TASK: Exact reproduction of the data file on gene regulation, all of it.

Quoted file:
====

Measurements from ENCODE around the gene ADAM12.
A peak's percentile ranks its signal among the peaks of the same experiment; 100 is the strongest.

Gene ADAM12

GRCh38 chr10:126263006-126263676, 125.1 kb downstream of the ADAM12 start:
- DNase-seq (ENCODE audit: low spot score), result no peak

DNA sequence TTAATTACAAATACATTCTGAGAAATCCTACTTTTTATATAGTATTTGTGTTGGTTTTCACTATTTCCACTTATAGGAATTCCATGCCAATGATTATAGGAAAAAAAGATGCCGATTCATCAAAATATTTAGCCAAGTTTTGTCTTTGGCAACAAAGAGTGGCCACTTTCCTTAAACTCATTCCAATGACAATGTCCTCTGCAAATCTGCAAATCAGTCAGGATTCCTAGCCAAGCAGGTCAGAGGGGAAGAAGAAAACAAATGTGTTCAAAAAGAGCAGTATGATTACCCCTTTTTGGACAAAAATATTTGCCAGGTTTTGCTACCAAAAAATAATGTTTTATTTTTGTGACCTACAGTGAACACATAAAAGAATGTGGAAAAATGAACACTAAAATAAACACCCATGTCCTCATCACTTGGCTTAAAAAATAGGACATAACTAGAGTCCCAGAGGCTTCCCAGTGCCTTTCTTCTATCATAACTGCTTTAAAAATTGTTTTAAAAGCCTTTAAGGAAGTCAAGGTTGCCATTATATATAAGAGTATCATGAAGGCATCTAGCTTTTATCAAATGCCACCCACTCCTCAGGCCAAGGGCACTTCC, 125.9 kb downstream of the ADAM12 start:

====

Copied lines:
Measurements from ENCODE around the gene ADAM12.
A peak's percentile ranks its signal among the peaks of the same experiment; 100 is the strongest.

Gene ADAM12

GRCh38 chr10:126263006-126263676, 125.1 kb downstream of the ADAM12 start:
- DNase-seq (ENCODE audit: low spot score), result no peak

DNA sequence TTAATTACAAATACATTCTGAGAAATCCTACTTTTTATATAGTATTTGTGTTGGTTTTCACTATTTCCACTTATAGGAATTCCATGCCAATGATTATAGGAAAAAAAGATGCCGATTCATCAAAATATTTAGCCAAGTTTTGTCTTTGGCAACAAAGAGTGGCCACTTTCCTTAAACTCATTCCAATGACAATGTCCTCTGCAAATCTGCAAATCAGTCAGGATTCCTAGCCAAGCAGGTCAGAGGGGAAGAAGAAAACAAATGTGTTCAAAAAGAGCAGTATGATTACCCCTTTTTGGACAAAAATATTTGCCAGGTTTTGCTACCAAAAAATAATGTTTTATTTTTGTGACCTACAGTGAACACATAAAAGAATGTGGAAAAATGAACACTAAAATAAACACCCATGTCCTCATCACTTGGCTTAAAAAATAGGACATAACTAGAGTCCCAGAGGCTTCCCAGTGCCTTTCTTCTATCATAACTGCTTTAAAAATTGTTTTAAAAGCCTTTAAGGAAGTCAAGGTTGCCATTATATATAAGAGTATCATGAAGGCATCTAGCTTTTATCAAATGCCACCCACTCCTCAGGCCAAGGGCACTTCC, 125.9 kb downstream of the ADAM12 start: